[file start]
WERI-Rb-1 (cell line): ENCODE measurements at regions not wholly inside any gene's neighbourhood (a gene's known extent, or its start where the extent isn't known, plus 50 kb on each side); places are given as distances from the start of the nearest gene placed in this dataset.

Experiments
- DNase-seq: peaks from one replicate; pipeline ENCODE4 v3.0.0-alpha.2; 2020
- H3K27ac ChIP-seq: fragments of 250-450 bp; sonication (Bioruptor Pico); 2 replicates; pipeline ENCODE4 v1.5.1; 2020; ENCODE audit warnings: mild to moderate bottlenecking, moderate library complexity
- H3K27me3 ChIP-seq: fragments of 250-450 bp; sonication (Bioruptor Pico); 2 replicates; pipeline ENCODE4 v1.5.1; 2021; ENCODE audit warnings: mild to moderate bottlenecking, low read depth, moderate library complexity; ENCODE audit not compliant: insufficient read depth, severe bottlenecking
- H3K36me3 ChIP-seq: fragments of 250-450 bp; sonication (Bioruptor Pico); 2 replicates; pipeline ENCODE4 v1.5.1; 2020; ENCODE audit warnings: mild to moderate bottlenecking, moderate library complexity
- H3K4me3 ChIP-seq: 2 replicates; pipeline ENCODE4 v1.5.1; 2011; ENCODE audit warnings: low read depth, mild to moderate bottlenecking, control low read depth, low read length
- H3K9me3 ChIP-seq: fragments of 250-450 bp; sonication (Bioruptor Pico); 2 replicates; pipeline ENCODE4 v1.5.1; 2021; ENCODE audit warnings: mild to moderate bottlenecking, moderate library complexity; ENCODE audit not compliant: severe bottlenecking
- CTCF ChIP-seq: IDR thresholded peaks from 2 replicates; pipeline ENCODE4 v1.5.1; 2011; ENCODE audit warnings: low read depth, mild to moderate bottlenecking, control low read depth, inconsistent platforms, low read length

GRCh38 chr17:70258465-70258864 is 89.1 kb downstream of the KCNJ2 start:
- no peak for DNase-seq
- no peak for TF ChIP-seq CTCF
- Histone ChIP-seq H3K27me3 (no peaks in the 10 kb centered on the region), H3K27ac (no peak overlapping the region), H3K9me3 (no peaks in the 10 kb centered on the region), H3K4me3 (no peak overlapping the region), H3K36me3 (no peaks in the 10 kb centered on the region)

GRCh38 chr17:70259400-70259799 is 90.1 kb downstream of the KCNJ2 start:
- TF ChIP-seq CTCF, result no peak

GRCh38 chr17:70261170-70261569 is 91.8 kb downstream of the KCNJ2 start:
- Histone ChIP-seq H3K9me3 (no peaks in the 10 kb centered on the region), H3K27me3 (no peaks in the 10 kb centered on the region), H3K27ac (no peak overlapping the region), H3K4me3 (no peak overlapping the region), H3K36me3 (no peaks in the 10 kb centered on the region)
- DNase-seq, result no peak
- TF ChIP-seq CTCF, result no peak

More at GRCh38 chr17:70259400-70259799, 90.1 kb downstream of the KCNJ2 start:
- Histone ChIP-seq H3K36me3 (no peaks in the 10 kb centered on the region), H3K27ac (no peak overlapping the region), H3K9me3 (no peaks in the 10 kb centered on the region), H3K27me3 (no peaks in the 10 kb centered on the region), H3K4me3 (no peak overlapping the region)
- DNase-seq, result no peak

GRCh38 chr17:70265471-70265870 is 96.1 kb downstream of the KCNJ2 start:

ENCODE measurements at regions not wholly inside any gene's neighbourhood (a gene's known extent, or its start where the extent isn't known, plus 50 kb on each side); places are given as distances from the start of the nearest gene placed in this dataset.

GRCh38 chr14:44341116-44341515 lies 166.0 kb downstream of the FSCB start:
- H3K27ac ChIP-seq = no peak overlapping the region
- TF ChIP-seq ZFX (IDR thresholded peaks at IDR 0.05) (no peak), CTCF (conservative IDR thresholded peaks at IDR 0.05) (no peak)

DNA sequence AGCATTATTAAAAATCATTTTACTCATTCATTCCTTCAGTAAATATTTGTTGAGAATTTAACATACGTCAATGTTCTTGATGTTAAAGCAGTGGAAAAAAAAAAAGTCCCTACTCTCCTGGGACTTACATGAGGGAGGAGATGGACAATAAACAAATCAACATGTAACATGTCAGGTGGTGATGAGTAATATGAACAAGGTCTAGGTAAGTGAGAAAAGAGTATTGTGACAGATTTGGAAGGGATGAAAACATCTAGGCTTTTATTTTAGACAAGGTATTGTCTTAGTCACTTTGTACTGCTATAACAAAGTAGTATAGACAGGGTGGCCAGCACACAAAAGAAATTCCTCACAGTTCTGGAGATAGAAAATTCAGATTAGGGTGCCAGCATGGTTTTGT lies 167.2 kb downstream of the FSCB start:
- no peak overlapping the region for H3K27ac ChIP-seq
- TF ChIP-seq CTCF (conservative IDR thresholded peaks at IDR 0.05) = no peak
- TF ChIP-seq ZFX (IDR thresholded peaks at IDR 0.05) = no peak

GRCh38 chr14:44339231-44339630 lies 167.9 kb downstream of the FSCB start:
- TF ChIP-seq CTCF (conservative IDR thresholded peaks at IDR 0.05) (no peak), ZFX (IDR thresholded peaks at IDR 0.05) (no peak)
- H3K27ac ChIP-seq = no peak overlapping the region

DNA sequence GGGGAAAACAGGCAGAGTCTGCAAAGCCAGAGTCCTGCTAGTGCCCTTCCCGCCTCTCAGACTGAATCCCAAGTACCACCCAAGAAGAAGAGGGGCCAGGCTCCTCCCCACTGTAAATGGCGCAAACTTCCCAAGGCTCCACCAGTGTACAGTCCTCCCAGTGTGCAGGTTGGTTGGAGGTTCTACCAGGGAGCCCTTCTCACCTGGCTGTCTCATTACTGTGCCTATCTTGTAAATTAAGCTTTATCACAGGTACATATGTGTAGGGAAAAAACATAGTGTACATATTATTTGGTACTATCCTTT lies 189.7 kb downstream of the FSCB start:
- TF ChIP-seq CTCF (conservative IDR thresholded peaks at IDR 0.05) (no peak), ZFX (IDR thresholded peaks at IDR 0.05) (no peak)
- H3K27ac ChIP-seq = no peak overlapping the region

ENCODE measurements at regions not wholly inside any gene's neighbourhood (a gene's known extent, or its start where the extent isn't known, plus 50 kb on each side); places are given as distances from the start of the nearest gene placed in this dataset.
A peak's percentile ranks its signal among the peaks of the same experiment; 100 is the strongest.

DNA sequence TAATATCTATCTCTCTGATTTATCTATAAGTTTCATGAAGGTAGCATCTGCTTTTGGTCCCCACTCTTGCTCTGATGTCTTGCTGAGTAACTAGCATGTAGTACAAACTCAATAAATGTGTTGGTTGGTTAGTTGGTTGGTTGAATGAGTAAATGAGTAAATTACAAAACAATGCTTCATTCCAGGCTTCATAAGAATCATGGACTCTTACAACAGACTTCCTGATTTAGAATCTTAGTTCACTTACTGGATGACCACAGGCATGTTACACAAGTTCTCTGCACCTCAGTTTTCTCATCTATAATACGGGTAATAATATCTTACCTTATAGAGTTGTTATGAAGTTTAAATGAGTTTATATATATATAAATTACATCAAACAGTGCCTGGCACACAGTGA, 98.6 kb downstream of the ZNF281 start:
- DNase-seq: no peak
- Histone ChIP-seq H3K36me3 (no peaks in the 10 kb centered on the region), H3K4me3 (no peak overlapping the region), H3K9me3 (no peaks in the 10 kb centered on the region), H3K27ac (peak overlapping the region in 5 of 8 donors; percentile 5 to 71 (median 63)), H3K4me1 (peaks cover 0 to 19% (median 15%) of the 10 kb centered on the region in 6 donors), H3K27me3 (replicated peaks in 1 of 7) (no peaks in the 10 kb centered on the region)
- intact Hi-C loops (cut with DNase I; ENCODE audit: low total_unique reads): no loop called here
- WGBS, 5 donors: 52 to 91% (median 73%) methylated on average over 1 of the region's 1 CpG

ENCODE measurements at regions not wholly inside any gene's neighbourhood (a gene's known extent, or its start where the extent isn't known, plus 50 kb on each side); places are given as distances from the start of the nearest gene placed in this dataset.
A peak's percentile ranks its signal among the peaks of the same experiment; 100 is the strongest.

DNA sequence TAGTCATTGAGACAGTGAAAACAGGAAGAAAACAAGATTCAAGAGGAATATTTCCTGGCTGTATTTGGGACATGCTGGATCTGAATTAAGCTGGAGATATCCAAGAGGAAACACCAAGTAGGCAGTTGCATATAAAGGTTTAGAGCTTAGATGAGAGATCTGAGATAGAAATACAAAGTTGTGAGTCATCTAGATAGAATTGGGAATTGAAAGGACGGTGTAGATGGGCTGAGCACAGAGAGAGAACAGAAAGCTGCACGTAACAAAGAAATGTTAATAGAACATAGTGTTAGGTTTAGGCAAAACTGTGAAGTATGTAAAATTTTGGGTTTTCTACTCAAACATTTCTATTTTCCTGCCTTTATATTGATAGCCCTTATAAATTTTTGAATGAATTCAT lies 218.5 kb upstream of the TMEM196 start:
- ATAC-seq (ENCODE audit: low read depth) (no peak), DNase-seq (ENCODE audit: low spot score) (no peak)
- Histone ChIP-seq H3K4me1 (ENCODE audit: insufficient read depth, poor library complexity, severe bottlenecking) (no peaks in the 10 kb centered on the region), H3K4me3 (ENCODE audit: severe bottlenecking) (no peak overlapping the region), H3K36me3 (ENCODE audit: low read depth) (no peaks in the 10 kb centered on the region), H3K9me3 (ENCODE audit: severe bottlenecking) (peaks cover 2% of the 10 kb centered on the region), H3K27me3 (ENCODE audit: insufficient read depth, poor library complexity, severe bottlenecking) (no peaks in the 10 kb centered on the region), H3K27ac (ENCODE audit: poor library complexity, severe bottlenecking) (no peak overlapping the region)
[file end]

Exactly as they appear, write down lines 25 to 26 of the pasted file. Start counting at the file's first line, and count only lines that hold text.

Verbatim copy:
GRCh38 chr14:44341116-44341515 lies 166.0 kb downstream of the FSCB start:
- H3K27ac ChIP-seq = no peak overlapping the region